What’s the deal with Medical Marijuana in South Africa?

Since the legalization of weed in South Africa late last year, for personal and private consumption and cultivation, we’ve largely been left with more questions than answers – a line you’ve probably heard a hundred times since the news hit.

In short, the way things are currently going is that the old laws no longer apply, nor are they enforceable – however, there aren’t yet any new laws in place. This leaves things largely in a grey area both for users, and police.

There have been too many cases of confused police making arrests for small amounts of possession or private growing that could in no way be regarded as dealing/selling (which still is, and likely will remain fully illegal).

While it’s understandable for there to be some issues with a lack of new laws in place, since the government has 24 months to come up with a new legal framework regarding dagga; it’s not fair that South Africans are still spending the night in jail for a little bit of ‘what’s meant to be legal weed’.

The Police response to legalization has been inconsistent and confusing thanks to a lack of replacement legal framework.

Is weed legal in South Africa for Medical use?

Yes, It’s legal for personal medicinal and recreational use. This, however, isn’t an answer that circumvents the issues we’ve just mentioned. Medical use is, however, a justification far more likely to get the police or authorities to leave you alone, should an issue arise.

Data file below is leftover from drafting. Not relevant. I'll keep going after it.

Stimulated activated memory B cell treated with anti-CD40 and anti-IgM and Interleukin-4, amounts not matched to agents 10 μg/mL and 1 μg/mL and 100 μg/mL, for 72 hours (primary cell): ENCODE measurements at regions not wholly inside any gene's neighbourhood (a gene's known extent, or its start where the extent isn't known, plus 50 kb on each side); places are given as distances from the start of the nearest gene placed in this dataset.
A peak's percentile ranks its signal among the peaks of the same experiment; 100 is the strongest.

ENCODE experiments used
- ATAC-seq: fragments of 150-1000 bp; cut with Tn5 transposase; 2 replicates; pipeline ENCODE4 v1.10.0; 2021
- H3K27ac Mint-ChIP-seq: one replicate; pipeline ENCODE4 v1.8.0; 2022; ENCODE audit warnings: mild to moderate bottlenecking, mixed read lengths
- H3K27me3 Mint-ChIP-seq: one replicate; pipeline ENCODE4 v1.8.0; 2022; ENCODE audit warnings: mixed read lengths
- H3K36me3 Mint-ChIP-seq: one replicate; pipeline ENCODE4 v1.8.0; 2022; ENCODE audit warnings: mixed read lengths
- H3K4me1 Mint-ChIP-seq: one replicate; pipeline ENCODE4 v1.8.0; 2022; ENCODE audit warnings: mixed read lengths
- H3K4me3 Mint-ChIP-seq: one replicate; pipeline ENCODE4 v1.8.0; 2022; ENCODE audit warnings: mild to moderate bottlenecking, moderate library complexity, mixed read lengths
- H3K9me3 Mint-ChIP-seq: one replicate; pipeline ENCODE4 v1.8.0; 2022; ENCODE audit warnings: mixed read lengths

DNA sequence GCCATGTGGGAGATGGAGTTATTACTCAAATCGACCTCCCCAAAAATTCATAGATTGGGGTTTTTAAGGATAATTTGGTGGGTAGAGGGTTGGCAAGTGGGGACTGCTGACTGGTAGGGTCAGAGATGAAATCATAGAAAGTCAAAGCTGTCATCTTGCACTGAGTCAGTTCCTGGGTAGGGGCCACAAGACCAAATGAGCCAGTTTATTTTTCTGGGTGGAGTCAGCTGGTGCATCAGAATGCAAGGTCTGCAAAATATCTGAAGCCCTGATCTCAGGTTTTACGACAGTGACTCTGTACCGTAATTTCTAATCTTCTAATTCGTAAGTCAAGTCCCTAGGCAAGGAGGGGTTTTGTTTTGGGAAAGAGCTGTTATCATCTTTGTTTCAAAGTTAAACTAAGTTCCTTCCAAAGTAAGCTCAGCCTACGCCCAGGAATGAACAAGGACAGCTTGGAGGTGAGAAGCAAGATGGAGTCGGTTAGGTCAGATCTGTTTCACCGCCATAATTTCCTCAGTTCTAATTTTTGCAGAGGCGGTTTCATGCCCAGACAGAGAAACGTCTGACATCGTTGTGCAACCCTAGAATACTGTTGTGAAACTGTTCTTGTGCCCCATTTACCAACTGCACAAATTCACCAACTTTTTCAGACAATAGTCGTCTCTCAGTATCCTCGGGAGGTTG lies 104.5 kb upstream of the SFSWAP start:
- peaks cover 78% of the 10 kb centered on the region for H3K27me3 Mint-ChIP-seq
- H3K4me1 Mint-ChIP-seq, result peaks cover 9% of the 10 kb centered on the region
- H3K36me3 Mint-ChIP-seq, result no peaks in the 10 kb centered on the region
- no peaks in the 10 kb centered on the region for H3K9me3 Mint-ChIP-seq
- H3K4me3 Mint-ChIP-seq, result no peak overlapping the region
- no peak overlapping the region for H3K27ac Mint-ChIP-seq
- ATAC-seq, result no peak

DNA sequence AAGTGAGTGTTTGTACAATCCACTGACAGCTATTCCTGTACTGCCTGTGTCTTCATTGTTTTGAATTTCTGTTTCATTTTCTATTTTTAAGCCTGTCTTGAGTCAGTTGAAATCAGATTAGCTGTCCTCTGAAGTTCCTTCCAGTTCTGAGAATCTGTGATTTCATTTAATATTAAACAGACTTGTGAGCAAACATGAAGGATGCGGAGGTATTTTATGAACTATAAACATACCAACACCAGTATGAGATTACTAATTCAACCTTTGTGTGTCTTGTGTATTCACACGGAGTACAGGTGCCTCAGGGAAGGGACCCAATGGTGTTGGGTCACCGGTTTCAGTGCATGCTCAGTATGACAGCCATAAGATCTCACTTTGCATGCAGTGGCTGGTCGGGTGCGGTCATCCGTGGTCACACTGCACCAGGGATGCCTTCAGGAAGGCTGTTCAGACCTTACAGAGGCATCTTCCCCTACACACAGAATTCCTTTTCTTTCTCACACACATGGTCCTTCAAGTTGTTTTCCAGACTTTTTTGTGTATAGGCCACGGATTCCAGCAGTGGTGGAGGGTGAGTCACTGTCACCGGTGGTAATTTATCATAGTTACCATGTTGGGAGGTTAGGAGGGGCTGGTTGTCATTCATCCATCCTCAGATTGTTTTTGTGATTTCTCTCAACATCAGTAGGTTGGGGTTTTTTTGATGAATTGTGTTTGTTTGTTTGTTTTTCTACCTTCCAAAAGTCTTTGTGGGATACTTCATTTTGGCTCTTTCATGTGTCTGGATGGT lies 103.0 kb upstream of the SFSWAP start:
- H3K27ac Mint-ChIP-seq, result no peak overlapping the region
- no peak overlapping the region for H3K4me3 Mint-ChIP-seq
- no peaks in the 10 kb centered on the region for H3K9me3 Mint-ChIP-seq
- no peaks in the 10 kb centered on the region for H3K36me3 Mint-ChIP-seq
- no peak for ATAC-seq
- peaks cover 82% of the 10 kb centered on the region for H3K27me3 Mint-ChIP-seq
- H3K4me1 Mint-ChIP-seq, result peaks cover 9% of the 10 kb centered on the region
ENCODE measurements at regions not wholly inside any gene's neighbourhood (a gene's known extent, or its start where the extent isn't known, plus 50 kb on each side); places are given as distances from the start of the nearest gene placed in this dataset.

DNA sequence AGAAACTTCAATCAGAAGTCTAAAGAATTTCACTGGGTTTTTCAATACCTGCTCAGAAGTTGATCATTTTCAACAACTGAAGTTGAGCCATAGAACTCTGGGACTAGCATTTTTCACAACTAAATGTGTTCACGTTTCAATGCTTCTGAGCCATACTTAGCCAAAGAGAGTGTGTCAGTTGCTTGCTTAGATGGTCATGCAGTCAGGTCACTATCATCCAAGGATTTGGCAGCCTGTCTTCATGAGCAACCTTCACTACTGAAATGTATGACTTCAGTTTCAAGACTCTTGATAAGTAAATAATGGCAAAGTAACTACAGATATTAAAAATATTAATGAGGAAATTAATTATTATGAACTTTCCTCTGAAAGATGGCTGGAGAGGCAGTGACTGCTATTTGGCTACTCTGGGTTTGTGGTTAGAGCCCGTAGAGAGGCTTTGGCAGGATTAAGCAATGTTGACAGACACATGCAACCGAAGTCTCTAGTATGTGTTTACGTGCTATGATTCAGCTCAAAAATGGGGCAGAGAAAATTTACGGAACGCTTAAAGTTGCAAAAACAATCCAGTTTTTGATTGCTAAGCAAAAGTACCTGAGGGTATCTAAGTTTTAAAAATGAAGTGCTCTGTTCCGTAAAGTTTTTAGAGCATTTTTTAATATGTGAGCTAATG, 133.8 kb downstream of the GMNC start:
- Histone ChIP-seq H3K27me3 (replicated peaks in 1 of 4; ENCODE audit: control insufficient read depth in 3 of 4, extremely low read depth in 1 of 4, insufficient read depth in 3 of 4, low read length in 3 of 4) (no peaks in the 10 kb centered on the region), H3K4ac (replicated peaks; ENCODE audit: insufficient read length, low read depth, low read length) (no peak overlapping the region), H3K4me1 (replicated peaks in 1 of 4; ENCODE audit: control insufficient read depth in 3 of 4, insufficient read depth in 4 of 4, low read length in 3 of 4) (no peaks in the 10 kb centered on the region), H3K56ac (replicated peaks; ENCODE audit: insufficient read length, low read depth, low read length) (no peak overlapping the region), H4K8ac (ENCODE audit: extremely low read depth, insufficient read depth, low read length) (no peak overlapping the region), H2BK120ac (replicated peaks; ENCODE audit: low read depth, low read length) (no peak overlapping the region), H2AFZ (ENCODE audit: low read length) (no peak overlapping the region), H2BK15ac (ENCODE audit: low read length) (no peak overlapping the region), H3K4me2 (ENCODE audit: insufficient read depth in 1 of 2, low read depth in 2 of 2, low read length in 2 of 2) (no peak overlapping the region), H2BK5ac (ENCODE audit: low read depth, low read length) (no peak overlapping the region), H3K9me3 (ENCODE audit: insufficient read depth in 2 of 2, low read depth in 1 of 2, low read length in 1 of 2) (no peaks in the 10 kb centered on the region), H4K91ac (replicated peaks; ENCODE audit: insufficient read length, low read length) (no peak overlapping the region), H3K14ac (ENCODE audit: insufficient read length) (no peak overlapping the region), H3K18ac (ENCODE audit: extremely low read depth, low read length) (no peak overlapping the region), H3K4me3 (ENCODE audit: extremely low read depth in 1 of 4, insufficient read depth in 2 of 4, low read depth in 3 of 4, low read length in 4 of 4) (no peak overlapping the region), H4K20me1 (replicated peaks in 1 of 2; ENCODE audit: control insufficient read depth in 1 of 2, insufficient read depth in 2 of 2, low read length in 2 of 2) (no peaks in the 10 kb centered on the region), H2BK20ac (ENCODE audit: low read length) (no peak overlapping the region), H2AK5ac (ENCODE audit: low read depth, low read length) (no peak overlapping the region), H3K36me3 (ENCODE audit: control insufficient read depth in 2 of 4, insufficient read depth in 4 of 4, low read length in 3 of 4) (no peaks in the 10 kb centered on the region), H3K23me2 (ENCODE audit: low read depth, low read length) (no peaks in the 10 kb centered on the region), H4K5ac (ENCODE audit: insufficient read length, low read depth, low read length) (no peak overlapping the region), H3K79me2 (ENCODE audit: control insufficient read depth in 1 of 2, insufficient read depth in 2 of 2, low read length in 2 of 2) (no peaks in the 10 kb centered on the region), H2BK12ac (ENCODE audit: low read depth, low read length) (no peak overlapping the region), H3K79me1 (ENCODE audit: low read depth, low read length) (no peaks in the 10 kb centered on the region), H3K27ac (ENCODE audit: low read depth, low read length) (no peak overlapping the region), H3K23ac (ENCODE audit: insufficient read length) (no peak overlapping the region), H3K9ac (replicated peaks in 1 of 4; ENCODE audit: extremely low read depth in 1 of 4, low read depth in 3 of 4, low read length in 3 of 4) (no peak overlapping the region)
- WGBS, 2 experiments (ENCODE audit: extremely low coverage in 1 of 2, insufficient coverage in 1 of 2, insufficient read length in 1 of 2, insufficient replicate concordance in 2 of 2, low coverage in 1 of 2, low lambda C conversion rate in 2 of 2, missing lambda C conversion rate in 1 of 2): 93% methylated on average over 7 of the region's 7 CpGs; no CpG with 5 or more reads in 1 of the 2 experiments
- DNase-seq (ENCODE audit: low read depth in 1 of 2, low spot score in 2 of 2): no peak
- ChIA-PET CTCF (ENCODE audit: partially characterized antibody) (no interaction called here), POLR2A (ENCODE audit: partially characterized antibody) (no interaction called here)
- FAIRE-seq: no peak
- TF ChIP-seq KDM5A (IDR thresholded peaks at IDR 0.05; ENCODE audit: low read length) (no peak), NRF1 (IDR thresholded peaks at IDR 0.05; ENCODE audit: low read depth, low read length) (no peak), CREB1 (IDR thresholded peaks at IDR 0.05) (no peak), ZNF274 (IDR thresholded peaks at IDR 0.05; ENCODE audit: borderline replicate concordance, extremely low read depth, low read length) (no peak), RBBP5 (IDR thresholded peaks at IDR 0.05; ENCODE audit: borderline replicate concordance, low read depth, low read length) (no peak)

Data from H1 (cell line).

Recently, with medical cannabis products making their way further into the mainstream, there’s a lot more information readily available. Furthermore, thanks to increases in legalization and a drop in restrictions on the study of weed, we’re finally getting some concrete evidence showing that it does work in the way people have claimed.

Take, for example, the huge discoveries made in using cannabinoids to treat seizures in children. If you had used treating a child’s seizures as a reason for possessing cannabis ten years ago, you most probably would have been arrested and charged heavily.

Thus, it seems the general public (yes, this includes police officers) seem to be getting better educated around the topics of cannabis, and we can only hope will be more understanding when dealing with cases of cultivation or possession for medical use.

How does Medical Marijuana in South Africa work?

There’s really not much framework for this topic, currently. There are a number of oils, salves, balms and ointments available from various trusted suppliers around South Africa, such as Faithful to Nature, who are selling cannabis-based products for the treatment of illnesses or ailments. They’re supplying quality products that work, are regulated, and made of high quality plants – however this only completes half of the ideal medical system.

At the moment, medical mary jane in South Africa works very much on a self-medication basis. While we all hear exciting stories of our aunt’s GP recommending canna-oil for her joint pain, or your local physio selling CBD drops for pain management for muscle injuries, these occurrences are still few and far between. Compared to somewhere like California that has the option of full-on, medically prescribed cannabis; we really don’t have any reliable system in South Africa. We have to rely on self-education and self-medication which certainly has its pros and cons.